Lessons in lifestyle pruning from Japan

Consider your closets, your attic, your basement. Look around the space you live in. Lots of stuff, right?

Shoko Ohara has some advice for you. For every new piece of clothing you buy, get rid of a garment. After you read a book, give it to a friend. Part with things you don't use.

Calls to battle excess have been around even longer than buy-one-get-one-free. Some people renounce the acquisition of things for religious reasons or to protect the environment. Some see political gain in consuming less. "Small is beautiful," wrote the economist E. F. Schumacher.

Ms. Ohara, a spare, chic woman who livens up her silvery hair with pink highlights, stresses the practicality of living more simply. She asks if running a race is easier "with a hundred loads on your shoulder" or with nothing at all.

"The answer is obvious," she says. "It's easier without the load." "It's a great relief if you don't have that many things," she concludes. "Life is easier."

She is not a conspicuous non-consumer. But her shinpuru raifu - as it's called in Japanese - is drawing some media notice. Material moderation is enjoying a quiet vogue in Japan, thanks to an enduring recession that more and more people are starting to feel in their bank accounts.

Ohara is a minor public figure here, especially to women of a certain age. During a 40-year career she has published a hundred cookbooks and taught cooking on television and in classes. Part of her small house, located in one of the toniest parts of Tokyo, houses Ohara's British antique business. Her specialty is porcelains.

Hers is the sort of career that might have led to excess. She might have acquired a vast array of cooking implements, insatiable gourmet appetites, an expanded waistline. Instead of just selling baroque cups and saucers, she might have amassed a collection for herself.

But no. She decided in 1991 that her books and recipes were too complicated and started publishing titles such as "One Bowl Cake" and "One Plate Dinner." She also radically simplified her kitchen.

Now she works with three saucepans, two skillets, and one large pot. There is no rice cooker, an omission that leaves many rice-reliant Japanese aghast. She prepares the national grain on top of the stove.

Her cupboards, refrigerator, and countertops are bare.

Upstairs, in the other room Ohara considers personal, rather than professional space, the simple life reaches even fuller expression. The room holds two leather-upholstered armchairs, two Persian-style carpets, a small writing table, and two shelves filled mainly with reference books. And not much else.

She owns a television, which she stores out of sight, and a small radio in case of earthquakes, but nothing else in the way of electronics. She has no car, no bicycle, no sporting gear. No stuff, in short.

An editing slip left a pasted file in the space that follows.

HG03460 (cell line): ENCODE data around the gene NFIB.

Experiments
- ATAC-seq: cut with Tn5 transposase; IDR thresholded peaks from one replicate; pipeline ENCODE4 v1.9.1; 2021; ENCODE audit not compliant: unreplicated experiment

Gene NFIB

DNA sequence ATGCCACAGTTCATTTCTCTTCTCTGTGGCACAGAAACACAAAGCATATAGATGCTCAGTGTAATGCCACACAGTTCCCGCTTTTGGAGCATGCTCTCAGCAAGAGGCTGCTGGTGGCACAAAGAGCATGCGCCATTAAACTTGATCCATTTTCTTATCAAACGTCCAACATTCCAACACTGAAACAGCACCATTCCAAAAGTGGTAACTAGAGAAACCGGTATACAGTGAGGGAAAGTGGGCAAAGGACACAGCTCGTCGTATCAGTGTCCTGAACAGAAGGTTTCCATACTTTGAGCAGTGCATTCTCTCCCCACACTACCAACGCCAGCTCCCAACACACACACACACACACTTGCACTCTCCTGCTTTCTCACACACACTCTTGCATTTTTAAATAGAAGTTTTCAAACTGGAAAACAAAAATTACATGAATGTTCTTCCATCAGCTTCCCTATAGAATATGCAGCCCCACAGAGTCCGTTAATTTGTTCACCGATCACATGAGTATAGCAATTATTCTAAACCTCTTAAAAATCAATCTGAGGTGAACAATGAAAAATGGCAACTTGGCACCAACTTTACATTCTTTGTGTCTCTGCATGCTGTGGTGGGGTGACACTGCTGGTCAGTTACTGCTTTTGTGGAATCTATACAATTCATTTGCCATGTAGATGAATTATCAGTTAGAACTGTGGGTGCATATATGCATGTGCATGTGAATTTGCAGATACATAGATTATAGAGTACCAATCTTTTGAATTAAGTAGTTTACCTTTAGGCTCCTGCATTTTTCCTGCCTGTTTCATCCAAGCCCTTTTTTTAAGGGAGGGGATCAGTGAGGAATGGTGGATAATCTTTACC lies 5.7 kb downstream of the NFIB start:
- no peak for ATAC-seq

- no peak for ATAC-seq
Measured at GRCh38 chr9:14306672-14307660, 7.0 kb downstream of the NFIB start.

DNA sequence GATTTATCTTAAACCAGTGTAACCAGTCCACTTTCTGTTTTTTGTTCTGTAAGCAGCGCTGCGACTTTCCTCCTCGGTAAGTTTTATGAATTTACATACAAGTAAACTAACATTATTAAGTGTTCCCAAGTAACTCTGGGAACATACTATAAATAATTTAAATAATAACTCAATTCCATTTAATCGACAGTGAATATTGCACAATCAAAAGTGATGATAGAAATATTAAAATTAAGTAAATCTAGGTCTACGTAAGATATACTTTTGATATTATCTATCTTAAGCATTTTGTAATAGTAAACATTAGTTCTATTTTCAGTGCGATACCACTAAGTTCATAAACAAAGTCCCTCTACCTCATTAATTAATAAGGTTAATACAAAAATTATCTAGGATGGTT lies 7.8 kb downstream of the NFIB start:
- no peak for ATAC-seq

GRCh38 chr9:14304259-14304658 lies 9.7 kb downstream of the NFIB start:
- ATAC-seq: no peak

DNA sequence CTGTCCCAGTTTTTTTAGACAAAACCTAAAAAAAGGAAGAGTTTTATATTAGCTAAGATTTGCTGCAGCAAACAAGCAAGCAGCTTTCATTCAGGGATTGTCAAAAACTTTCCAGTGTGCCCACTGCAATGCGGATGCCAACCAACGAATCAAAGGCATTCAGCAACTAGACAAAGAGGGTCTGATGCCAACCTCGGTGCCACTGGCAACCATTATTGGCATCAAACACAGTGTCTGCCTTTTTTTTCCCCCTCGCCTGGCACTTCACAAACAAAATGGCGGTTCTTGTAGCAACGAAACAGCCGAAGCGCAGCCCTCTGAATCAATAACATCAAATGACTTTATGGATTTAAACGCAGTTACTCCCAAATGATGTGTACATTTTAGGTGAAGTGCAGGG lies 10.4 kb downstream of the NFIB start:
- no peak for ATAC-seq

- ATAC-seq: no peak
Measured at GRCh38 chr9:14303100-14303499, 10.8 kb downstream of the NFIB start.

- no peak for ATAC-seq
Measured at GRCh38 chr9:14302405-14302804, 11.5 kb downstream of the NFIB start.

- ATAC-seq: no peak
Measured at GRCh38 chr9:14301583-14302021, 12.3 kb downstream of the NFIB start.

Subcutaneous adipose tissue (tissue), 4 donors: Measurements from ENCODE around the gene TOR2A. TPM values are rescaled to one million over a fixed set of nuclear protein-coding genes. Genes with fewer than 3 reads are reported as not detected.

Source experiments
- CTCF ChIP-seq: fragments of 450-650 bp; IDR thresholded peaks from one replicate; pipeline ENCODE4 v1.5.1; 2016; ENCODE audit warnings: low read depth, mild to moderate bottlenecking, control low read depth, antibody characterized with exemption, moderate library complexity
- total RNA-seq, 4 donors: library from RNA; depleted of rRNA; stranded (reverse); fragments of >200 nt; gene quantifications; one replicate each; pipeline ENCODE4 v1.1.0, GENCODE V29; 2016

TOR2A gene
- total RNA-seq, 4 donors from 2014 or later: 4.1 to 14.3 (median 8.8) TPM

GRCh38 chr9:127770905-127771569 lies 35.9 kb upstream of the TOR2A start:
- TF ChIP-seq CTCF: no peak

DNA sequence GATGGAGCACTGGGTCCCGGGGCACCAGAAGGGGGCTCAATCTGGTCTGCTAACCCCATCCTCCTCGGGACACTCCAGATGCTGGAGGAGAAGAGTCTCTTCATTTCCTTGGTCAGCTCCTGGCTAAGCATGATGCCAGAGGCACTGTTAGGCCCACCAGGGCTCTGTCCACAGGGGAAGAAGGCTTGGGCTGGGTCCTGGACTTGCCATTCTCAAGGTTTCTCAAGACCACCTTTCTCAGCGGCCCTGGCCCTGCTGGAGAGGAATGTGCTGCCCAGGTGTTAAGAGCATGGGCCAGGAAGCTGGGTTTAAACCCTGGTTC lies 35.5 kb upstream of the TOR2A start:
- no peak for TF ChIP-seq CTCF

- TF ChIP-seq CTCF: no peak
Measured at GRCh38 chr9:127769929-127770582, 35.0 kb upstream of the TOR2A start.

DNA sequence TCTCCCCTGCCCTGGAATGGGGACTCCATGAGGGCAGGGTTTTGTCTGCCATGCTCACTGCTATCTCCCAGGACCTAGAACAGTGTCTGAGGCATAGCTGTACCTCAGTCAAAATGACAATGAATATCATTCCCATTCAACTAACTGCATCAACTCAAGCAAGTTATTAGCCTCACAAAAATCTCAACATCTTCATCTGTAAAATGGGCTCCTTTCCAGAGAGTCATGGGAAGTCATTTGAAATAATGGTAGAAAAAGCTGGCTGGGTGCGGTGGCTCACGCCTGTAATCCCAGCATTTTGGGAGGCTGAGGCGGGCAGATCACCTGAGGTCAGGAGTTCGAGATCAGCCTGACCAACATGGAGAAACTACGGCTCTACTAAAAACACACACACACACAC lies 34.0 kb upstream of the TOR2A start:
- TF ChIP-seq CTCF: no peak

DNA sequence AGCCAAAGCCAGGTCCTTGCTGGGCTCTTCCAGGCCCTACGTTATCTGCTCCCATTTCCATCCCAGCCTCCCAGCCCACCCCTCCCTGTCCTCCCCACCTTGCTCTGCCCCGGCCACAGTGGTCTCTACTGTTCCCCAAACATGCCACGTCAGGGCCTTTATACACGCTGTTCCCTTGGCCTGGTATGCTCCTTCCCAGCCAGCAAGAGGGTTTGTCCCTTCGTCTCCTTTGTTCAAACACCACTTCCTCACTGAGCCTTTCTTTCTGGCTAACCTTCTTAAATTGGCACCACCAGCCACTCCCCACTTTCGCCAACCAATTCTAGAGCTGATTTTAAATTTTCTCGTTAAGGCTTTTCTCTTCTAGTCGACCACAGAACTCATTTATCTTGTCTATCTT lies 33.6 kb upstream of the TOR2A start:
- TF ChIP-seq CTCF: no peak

A closet holds the futon she unrolls at night and puts away in the morning, in traditional Japanese fashion. But there is nothing particularly Japanese about Ohara's lifestyle, and the room feels Western.

It's an odd mix of styles. Many Japanese homes, even if they are floored with tightly woven grass mats and shaded by sliding rice-paper screens, feel cramped and cluttered. People often have too many possessions stuffed in too little space.

THE Western notion that Japanese interiors are spare and undisturbed is mostly just a notion. But Ohara manages to pull it off.

She limits herself to two suitcases worth of clothes, even though shopping is a favorite pastime and fashion a favorite topic. Her friends, she says, have come to know that she gives away a lot of nice things to make room for acquisitions.

The downside is that she is always missing things that have gone to others. "That's when you need perseverance," she explains.

Ohara says she has always been unimpressed by possessions. When her husband passed on many years ago, she realized she needed to get rid of some things in order to make room for her career.

She's reluctant to draw broad conclusions from her experience. She doesn't believe, for instance, that having many things keeps most people from creating the space needed to make changes in their lives.

"I wondered at one point," she adds, "'Is this age?' but I looked around and saw a lot of older people possessing a lot of things, so I don't think it has to do with age."

She concedes that a certain amount of money makes her version of the simple life possible. But it can work the other way too. "If you really don't have any money - that's a very simple life. The ultimate is to have a lot of money and still live a simple life."

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